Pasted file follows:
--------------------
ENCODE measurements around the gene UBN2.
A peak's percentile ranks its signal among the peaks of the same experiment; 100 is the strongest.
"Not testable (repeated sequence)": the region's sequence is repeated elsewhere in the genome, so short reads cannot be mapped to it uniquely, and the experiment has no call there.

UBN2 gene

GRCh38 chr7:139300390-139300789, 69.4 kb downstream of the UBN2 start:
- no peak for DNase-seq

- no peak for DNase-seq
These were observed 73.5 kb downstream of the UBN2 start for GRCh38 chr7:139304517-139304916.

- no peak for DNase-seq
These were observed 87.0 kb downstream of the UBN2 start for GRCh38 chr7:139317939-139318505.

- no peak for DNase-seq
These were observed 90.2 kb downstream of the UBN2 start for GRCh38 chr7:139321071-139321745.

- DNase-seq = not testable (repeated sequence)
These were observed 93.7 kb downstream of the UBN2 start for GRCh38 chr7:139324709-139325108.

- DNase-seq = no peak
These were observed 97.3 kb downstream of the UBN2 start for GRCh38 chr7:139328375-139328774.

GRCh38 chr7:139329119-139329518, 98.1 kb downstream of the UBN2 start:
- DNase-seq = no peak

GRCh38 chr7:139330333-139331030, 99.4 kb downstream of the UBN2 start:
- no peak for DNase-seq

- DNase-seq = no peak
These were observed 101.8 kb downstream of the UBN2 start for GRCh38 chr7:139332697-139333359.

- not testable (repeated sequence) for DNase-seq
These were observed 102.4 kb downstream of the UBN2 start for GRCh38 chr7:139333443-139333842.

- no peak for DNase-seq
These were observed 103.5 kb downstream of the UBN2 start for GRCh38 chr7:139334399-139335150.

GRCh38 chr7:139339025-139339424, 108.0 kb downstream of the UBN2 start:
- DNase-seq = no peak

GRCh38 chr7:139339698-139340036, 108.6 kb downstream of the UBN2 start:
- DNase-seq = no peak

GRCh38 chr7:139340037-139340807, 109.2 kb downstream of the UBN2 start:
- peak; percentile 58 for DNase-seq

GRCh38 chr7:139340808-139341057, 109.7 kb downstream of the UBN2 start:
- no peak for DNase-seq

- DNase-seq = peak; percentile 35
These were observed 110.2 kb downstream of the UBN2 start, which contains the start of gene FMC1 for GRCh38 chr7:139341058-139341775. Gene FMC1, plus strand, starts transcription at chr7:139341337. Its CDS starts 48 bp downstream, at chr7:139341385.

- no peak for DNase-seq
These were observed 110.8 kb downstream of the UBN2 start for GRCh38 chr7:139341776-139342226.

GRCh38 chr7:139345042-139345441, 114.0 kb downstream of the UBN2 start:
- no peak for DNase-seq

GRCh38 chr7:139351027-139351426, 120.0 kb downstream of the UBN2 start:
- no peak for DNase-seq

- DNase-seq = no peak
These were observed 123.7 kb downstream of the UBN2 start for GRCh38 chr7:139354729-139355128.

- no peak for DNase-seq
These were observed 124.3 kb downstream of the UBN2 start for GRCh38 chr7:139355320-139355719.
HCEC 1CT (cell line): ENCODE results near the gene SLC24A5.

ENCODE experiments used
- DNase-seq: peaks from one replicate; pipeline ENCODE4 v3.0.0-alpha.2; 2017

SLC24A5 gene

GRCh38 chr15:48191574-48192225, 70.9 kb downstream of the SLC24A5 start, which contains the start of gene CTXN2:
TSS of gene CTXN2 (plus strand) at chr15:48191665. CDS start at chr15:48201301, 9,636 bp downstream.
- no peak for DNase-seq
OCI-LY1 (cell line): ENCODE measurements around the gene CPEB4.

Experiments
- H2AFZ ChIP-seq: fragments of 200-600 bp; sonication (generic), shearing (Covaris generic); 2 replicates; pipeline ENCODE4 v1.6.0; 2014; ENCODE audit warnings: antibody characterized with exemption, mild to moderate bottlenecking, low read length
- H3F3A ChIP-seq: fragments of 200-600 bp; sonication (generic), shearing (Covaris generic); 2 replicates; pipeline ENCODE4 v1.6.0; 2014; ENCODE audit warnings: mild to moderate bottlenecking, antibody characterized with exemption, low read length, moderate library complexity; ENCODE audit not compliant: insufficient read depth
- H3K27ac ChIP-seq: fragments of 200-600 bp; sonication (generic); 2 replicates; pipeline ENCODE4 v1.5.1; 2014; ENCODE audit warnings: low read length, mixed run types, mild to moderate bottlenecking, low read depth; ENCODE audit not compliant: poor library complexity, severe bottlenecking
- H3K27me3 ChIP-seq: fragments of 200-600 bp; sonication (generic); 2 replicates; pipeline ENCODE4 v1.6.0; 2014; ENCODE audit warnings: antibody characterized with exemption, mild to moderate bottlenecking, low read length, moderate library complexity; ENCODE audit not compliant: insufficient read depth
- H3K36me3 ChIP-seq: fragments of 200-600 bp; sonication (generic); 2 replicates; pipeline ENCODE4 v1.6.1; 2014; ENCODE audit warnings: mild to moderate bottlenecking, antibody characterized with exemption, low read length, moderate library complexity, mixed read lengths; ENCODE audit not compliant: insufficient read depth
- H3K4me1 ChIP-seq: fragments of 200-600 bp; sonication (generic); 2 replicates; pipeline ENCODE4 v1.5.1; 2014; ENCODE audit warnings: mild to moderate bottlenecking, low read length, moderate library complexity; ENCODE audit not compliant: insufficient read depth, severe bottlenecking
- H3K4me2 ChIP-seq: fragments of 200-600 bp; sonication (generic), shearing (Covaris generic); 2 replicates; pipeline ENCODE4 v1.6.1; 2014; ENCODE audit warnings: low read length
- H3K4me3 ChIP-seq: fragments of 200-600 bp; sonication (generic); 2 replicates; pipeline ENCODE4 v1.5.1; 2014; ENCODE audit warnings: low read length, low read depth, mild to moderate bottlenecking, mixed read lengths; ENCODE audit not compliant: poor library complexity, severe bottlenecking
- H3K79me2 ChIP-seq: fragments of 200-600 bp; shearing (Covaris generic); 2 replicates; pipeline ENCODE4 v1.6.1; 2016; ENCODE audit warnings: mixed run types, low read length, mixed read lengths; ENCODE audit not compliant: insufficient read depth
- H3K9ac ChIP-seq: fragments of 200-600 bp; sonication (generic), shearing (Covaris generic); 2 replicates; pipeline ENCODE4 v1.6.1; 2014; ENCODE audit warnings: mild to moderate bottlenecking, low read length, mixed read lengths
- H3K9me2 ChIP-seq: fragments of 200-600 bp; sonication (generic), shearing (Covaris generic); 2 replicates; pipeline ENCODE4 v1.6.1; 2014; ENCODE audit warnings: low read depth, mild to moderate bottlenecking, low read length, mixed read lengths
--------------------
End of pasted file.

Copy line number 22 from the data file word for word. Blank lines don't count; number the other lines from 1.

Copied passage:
These were observed 101.8 kb downstream of the UBN2 start for GRCh38 chr7:139332697-139333359.